Dismiss Notice
Join Physics Forums Today!
The friendliest, high quality science and math community on the planet! Everyone who loves science is here!

Homework Help: Young's Modulus: maximum depth of mine

  1. Nov 9, 2008 #1
    1. The problem statement, all variables and given/known data

    Although human beings have been able to fly hundreds of thousands of miles into outer space, getting inside the earth has proven much more difficult. The deepest mines ever drilled are only about 10 miles deep. To illustrate the difficulties associated with such drilling, consider the following: The density of steel is about 7900 kilograms per cubic meter, and its breaking stress, defined as the maximum stress the material can bear without deteriorating, is about 2.0x10^9 pascals. What is the maximum length of a steel cable that can be lowered into a mine? Assume that the magnitude of the acceleration due to gravity remains constant at 9.8 meters per second per second.

    2. Relevant equations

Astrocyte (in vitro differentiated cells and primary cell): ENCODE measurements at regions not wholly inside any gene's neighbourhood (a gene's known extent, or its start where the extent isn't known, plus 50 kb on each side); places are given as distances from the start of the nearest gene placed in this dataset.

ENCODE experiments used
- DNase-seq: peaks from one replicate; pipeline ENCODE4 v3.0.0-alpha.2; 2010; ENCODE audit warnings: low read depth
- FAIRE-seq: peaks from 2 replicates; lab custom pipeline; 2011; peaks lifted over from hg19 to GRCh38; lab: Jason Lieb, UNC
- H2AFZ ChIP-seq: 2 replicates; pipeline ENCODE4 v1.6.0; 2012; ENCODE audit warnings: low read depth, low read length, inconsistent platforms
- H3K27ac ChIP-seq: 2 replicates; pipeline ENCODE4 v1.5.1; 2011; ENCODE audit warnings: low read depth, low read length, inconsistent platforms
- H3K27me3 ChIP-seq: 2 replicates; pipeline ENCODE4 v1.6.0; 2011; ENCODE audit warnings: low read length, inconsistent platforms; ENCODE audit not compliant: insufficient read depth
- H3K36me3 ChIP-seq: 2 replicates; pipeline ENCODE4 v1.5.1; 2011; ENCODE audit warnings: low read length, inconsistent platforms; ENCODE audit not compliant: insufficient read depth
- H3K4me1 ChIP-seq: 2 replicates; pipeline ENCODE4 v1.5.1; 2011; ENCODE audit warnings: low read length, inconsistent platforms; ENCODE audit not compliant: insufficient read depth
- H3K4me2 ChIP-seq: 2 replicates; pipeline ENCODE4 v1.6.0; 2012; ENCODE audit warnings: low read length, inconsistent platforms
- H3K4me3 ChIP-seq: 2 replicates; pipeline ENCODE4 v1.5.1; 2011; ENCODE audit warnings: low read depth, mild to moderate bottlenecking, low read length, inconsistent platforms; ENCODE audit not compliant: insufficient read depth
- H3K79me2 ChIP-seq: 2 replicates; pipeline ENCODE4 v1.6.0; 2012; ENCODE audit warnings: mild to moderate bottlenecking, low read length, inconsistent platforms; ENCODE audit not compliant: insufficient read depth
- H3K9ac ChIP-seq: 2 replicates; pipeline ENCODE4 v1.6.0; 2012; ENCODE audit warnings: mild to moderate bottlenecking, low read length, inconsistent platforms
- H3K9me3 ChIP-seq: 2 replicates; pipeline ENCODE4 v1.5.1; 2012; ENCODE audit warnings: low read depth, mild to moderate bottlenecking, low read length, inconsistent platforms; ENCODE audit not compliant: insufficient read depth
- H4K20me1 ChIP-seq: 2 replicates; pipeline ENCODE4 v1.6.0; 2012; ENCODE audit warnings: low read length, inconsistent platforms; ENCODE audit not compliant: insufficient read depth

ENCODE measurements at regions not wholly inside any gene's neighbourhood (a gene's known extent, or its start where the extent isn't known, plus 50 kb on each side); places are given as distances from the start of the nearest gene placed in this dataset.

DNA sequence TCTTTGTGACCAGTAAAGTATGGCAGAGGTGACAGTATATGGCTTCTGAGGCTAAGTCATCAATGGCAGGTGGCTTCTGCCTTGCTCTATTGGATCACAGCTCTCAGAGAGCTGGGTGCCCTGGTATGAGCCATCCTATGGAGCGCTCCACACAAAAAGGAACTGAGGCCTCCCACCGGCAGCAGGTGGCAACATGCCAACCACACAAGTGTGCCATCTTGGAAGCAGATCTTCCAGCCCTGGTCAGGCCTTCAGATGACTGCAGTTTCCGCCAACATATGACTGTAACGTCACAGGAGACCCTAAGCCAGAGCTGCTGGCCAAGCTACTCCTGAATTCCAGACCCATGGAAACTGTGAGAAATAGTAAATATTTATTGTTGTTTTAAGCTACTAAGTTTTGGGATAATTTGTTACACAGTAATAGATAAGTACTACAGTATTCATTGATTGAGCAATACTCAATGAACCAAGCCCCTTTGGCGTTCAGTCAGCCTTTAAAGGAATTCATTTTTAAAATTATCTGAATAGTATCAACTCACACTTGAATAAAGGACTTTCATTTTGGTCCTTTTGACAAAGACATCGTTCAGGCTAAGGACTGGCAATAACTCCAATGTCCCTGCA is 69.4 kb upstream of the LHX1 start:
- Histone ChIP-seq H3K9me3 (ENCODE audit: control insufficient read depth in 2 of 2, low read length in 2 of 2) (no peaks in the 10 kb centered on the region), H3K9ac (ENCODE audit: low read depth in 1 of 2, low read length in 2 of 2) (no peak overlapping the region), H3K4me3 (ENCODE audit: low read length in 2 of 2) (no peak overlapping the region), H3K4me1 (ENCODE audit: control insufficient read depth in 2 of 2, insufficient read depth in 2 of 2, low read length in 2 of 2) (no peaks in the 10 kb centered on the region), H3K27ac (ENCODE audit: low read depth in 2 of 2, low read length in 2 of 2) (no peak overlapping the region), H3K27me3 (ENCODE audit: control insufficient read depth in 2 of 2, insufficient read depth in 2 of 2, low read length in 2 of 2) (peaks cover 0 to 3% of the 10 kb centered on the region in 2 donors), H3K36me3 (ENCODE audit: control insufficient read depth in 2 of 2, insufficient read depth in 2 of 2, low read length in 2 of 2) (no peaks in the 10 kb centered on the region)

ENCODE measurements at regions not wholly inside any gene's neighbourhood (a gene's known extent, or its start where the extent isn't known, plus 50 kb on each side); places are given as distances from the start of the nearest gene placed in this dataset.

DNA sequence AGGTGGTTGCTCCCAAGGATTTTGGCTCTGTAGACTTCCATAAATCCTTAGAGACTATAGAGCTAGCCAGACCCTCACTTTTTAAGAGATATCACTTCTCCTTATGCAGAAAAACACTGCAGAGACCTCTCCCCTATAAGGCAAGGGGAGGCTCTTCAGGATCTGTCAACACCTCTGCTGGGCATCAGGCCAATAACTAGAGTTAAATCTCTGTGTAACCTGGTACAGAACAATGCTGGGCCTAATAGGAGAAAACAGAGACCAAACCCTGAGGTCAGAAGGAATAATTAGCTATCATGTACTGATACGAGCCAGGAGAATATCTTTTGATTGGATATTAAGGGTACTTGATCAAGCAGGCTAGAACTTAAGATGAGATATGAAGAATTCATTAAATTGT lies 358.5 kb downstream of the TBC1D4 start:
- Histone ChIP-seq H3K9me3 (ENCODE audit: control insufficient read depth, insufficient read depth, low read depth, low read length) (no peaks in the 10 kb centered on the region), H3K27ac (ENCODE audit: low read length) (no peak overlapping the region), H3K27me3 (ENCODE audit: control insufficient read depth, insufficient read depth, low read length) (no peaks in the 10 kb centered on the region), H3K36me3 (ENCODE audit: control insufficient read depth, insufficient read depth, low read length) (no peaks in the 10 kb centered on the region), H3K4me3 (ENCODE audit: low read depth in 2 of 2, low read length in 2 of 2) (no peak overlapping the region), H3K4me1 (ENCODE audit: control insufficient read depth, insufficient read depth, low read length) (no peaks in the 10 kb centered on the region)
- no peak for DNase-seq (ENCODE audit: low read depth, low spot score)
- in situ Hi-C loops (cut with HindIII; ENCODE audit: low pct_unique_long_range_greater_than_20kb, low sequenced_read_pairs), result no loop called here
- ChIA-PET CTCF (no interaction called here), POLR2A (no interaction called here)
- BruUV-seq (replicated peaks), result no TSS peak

Stress=F / A
    Y=( F / A ) / ( delta L / L )

    3. The attempt at a solution

    I really don't know where to begin.
  2. jcsd
  3. Nov 9, 2008 #2


    User Avatar
    Science Advisor
    Homework Helper
    Gold Member

    mmylo, welcome to PF!
    You don't need to know Young's modulus or deformations to solve this problem. It is asking you to find the maximum length of the cable such that the maximum stress, due to the cables weight, does not exceed the given value of the maximum stress allowed. The cable's weight is a function of its weight density, length, and area. It's stress is just F/A. Does this give you a clue to solve the problem?
Share this great discussion with others via Reddit, Google+, Twitter, or Facebook